With the 2021 MLS season opening on April 16, clubs are starting to release their new kits for the season. So we decided to look back at the 10 best and 10 worst kits in Major League Soccer history.
10. Vancouver Whitecaps | 2012 third kit
Go back through the 10 seasons of the Whitecaps' MLS existence and you'll find a slew of beautiful jerseys, but the third kit they donned in 2012 deserves special recognition. It's not often that a club is bold enough to wear a brown kit, but Vancouver did just that, taking inspiration from the forests of British Columbia. It paid off, too, as that season the Caps became the first Canadian club to qualify for the MLS Cup playoffs.
9. Houston Dynamo FC | 2018 alternate kit
This 2018 alternative kit recalls the rainbow jerseys -- or, as you may know them, the "tequila sunrise" jerseys -- Houston's baseball team, the Astros, wore from 1975 to 1986. Set against the striking black base, the Dynamo hit upon a modern and intimidating look that offered a nod to the city's sporting history.
8. Chicago Fire FC | 2005 third kit
The original Fire uniforms were iconic and probably deserve a place on this list, but teams -- and their kit suppliers -- deserve praise for taking risks, and the third kit Chicago played in for 2005 was certainly a departure from the club's red-dominant palette. And by taking inspiration from the city's flag and landmarks like Lake Michigan, the Fire created something that resonated across Greater Chicagoland.
7. Dallas Burn | 1998 away kit
There's a lot to like here, from the thin green-gold hoops to the classic collar, making Dallas' 1998 away jersey (which they wore at home rather frequently) a crisp, clean addition to this list. The Burn name is no longer -- and even in this era of endless and sometimes unnecessary rebrands, that's probably for the best -- but FC Dallas would have a hit on its hands if they brought this one back.
6. Seattle Sounders FC | 2012 third kit
There's no bolder selection on this list than Seattle's 2012 third kit, made up of what Adidas calls "super cyan" and trimmed with "electricity." The result is electric, so hats off to the color-naming departments at Adidas and the Sounders.
5. San Jose Earthquakes | 2017 primary kit
The 'Quakes have a checkered history when it comes to jerseys (more on that later), but the primary top introduced for the 2017 season is among the best in their MLS history. Designers' inspiration needs to be authentic and it needs to be tangible, and the way that the offset-chevron pattern of the club's crest was not only integrated into the jersey's design, but was made the focal point, means this was an instant classic in the South Bay.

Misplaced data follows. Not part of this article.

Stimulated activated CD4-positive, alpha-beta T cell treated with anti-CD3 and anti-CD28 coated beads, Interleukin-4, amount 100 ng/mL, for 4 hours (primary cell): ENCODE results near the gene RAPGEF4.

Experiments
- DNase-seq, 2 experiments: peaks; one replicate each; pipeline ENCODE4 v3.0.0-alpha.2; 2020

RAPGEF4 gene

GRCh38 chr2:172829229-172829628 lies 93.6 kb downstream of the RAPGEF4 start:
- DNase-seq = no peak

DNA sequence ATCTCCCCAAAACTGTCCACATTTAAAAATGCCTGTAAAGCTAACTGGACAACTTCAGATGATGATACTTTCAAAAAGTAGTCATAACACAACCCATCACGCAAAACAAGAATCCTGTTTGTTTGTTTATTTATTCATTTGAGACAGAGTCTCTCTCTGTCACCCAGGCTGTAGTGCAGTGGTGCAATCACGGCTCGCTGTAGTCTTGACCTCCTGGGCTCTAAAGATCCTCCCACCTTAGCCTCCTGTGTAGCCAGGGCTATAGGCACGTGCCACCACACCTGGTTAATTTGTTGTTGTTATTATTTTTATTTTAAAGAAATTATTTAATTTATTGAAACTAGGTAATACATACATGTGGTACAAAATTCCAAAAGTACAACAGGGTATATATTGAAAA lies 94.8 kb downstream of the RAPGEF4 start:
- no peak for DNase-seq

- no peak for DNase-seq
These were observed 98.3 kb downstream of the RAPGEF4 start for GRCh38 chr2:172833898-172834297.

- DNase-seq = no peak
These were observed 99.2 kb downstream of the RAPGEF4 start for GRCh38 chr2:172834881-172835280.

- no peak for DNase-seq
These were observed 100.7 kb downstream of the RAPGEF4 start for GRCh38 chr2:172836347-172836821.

4. Kansas City Wiz | 1996 home kit
Adidas supplied three of Major League Soccer's 10 clubs in its inaugural season in 1996, and all three clubs (Kansas City, Columbus Crew and D.C. United) could have held a place on this list, but it's Kansas City who deserves special praise. There was an element of clean lines to all three of Adidas' clubs that year, but the Wiz were bold in opting for a rainbow kit that stood out among a sea of out-there looks that haven't aged nearly as gracefully.
3. Portland Timbers | 2014 third kit
In this league, if you've got a history dating back 45 years, you lean on it. The third kit launched for 2014 harks back to the tops the Timbers would have worn, around the time the club was founded in 1975. This is a throwback brilliantly executed, devoid of gimmicks, with emphasis on simplicity.
2. New England Revolution | 1996 away kit
D.C. United is often held up as the shining example of a MLS kit. But if there's one top that encapsulates that first year of MLS, it's this one. The firework of a design element across the chest, the grungy "Revolution" wordmark, this was a jersey full of the mid-'90s alternative energy that fueled the league's liftoff.
1. LA Galaxy | 2005 home kit
MLS's original glamor club tops this list with this gold offering from 2005. This was the second time that the Galaxy wore a sash, which in recent years has become a staple of the team's tops, and between that and the striking color combination, the Galaxy had arguably the most stunning of all Nike's jerseys set on a template worn by the likes of Manchester United, Arsenal and Barcelona. As if that wasn't accolade enough, Landon Donovan & Co. went on to lift the MLS Cup in these beauties.